Home News As Long Beach housing market normalizes, traditional buyers still face challenges

As Long Beach housing market normalizes, traditional buyers still face challenges

A home for sale in the Los Altos neighborhood in East Long Beach Tuesday, Nov. 23, 2021. Photo by Brandon Richardson.

After more than a year of historic price gains due in large part to the coronavirus pandemic, the local housing market is “normalizing,” according to Coldwell Banker Coastal Alliance owner and CEO Phil Jones.

But there are two major caveats: Inventory is at a historical low, and the market is being dominated by investors and cash buyers. Taken together, those two factors don’t bode well for traditional homebuyers, even as the market appears to cool.

When it comes to inventory, Jones said that a decade or so ago, there would be as many as 3,000 homes for sale in Long Beach. But at the end of October, there were only 410 on the market, including single-family detached, townhomes and condominiums, down from 603 in October 2020.

Three months ago, meanwhile, 62% of Long Beach listings received four or more offers, Jones said, but that figure has dropped to about 50% as traditional buyers have headed to the sidelines.

“We’re seeing a great deal of buyer fatigue—buyers worn out, tired of losing out in multiple-offer situations,” Jones said, noting that the seasonal slowdown is more dramatic as a result. “Traditional buyers have taken a beating. They just can’t compete.”

That’s because their competition are now large venture firms such as Blackstone and the now-defunct Zillow Offers that treat housing as stock options, Jones said.

This submarket for treating single-family properties as investments did not exist before 2012, according to Edward Coulson, a professor at UC Irvine and director of research at the university’s Center for Real Estate.

Blackstone, the nation’s largest private equity firm, this year purchased a company that owns 17,000 rental homes for $6 billion. The move came less than two years after Blackstone sold off its stock in Invitation Homes, which owns some 80,000 homes, for $1.7 billion.

But homes as investments don’t always pay off.

Zillow Offers’ iBuying gambits put the company in the red after it outbid traditional buyers on thousands of homes across the country, in many cases for more than they could be sold even after improvements were made. Being upside down on so many properties resulted in the real estate giant shuttering the department.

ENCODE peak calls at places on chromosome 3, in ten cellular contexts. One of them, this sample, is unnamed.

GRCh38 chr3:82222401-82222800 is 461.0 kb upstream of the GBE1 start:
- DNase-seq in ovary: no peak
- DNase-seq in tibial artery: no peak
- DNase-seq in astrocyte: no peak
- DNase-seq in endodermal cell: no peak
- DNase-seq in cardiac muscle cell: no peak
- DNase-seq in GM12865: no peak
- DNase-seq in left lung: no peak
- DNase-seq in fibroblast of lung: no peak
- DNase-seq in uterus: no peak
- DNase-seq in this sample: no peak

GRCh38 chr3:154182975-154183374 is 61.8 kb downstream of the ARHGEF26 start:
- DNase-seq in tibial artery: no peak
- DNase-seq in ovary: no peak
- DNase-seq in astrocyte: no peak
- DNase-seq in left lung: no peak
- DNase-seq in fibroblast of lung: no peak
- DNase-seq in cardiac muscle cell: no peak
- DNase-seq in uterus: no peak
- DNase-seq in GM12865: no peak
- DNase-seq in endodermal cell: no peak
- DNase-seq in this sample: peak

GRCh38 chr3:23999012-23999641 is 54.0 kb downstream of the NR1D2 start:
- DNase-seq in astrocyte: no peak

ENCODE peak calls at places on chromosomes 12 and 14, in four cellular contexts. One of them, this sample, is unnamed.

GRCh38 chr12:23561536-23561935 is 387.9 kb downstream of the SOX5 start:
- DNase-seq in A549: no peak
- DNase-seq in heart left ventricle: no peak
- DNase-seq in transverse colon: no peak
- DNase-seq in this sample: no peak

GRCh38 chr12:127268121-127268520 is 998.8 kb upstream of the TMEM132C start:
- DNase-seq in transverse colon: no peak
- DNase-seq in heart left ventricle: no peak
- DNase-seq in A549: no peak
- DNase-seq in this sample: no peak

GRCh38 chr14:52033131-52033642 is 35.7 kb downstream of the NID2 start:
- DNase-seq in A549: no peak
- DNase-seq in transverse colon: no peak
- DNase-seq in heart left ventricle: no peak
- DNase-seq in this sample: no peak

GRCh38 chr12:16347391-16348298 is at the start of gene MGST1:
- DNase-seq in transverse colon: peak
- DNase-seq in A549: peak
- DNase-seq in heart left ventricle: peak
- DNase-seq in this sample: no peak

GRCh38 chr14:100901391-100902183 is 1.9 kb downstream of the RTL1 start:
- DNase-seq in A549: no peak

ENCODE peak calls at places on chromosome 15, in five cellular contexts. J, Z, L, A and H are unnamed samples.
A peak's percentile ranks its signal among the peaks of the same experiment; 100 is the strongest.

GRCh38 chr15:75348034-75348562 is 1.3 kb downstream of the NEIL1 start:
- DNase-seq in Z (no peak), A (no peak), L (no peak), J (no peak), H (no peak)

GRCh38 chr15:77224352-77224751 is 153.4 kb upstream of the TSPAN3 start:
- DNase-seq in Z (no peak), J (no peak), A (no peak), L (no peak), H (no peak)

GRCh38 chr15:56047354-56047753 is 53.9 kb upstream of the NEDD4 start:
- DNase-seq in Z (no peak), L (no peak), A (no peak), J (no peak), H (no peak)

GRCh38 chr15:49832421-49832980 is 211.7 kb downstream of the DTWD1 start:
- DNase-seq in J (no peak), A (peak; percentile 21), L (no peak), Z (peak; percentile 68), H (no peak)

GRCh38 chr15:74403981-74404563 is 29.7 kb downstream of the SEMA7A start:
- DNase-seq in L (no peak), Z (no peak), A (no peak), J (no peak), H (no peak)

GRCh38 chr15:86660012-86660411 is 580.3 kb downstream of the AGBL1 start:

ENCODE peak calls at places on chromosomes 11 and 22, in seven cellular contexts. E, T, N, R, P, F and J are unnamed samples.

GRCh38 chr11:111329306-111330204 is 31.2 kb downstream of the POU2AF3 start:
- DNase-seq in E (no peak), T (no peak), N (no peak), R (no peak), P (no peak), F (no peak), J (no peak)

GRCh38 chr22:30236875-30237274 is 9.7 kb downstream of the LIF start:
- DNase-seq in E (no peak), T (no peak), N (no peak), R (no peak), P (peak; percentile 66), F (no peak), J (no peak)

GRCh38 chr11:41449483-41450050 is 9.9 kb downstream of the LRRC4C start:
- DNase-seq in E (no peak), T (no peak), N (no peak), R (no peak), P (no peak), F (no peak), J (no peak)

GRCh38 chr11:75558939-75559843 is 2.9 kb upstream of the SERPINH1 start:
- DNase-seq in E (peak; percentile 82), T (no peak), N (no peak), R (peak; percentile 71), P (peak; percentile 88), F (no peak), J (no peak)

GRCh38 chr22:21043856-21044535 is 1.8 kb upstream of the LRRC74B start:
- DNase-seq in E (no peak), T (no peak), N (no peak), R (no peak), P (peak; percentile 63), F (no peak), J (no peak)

“That’s a market that’s still working itself out,” Coulson said.

While deep-pocketed investors fine-tune turning homes into profit, the local market continues to see an “unhealthy” rate of median prices, Jones said. Citywide, the median price for a house was $754,000 as of October, according to data from real estate brokerage firm Redfin. This marks a more than 12.5% increase from 12 months earlier.

“Everyone’s concerned about affordability,” Coulson said. “We’re always going to have that because supply is restricted and demand is high. And there’s always going to be demand for California living.”

But the market still has room for correction.

From the mid-1990s until the housing bubble popped in 2007, the housing market in Los Angeles and Orange counties enjoyed a consistent median price increase of about 4% every year, Coulson said. When the market rebounded in 2012, price increases returned to those same levels; however, over the last 12 to 15 months, the increases nationwide have been closer to 8%, Coulson said.

“People ask me, ‘Is this going to continue?’ Of course not,” Coulson said. “There’s no way we could have that kind of price increase. There’s no way that continues; there just isn’t enough income capacity for that.”

While prices are soaring and some have feared the market may be another bubble ready to burst, Coulson and Jones do not think it will. For one, leading up to the Great Recession, rental rates were not keeping up with home price increases, but they are now, Coulson said. Secondly, banks were giving out “iffy” loans in the past, Jones said, compared to the “sound” loans the market is resting on now.

But the recent slowdown in the market has caused mortgage rates to begin inching upward, Jones said, adding that he does not expect large increases. Earlier this month, mortgage rates rose to 3.22%, up from 3.15% the week before. Mortgage rates reach a record low of 2.68% in December 2020, according to Freddie Mac reports.

“But if rates increase to a point where it impacts the activity dramatically, they might drop down,” Jones said. “But with the shortage of inventory, that combination does not bode well for buyers going into next year.”

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